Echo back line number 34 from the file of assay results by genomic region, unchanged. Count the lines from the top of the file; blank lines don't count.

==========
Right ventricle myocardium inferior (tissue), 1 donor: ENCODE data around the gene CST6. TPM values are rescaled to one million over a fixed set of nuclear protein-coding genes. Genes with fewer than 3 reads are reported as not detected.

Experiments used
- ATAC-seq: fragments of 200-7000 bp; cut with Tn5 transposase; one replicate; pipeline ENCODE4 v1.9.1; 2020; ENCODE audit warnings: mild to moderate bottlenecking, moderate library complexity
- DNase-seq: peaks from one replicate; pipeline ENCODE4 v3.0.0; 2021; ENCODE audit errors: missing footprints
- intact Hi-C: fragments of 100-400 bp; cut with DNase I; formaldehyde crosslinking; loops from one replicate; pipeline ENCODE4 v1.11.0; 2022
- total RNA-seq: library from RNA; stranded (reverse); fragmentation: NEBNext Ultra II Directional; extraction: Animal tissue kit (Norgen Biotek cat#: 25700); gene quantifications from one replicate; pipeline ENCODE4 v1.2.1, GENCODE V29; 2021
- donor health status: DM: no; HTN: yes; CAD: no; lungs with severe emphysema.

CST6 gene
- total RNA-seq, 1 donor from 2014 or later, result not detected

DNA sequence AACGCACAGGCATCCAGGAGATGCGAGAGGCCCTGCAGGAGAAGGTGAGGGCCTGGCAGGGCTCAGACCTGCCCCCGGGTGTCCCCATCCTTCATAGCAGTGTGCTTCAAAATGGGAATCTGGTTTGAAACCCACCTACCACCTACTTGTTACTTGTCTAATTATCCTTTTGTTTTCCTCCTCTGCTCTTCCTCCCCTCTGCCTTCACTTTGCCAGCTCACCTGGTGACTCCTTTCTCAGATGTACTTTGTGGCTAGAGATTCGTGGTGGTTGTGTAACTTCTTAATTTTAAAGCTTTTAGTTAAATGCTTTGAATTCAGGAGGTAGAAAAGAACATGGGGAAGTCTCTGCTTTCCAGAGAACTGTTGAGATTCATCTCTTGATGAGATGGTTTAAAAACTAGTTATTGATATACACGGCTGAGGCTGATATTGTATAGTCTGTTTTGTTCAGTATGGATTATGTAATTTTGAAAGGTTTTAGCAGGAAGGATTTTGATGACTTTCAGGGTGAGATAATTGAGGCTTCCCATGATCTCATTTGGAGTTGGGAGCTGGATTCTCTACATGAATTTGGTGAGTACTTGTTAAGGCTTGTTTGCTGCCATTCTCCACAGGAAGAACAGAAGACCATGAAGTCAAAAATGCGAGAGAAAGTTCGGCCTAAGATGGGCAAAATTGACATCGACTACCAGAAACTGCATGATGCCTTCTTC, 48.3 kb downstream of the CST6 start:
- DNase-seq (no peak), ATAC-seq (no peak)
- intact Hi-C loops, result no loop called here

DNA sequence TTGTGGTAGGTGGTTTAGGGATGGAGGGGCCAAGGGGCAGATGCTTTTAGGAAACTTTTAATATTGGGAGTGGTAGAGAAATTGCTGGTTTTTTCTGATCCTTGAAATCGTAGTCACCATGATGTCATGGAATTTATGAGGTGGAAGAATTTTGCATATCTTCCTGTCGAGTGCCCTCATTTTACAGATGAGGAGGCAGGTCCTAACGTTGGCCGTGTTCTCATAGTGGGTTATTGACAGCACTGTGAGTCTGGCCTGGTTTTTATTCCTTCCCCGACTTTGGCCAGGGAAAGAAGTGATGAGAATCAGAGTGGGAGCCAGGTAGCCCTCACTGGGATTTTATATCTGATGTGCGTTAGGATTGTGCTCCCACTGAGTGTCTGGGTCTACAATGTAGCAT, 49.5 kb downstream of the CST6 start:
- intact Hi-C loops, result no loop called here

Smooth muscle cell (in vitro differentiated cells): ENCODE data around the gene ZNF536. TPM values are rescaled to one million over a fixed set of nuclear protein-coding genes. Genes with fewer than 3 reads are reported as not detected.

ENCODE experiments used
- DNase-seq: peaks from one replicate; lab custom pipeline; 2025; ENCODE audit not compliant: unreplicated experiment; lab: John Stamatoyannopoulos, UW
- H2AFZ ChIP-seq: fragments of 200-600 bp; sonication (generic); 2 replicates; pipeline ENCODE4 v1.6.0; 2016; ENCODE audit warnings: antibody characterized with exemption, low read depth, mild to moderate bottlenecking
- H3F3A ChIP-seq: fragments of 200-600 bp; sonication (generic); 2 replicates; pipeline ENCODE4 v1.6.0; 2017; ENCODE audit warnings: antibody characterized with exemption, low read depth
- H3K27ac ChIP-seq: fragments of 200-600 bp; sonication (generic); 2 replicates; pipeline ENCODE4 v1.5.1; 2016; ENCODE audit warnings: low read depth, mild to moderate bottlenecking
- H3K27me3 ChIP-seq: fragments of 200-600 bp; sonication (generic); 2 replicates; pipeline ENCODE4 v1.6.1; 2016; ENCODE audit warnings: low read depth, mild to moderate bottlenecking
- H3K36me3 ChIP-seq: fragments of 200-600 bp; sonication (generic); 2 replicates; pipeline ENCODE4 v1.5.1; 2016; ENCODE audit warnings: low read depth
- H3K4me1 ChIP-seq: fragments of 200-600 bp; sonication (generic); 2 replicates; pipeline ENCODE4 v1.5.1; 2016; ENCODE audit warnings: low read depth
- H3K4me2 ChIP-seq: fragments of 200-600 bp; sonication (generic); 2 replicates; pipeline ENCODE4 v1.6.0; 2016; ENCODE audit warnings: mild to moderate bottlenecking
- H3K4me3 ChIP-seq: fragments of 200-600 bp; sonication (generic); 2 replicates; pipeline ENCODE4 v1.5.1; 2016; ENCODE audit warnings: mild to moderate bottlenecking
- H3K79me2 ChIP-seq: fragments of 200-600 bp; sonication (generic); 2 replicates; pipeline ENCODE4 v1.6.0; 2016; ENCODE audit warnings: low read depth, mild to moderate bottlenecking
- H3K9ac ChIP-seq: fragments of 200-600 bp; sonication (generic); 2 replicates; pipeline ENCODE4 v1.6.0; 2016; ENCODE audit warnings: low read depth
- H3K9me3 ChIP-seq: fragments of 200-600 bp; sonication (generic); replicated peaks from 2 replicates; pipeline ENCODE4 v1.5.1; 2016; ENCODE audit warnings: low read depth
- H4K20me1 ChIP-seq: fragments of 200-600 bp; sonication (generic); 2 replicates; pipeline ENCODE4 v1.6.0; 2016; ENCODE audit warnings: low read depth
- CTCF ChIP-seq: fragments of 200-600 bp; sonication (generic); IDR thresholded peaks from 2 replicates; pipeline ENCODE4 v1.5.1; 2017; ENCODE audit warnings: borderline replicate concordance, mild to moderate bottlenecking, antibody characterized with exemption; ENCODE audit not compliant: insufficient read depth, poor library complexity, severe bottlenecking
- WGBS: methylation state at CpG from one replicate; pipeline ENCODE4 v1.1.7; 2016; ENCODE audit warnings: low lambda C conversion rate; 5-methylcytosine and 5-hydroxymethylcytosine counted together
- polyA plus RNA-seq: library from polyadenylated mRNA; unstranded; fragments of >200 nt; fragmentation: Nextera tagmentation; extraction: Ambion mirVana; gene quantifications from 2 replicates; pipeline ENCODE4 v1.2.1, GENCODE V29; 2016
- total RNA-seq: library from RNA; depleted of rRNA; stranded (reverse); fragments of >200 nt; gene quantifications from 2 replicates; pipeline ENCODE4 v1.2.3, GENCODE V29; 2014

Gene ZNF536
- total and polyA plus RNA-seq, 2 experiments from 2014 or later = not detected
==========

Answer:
Gene ZNF536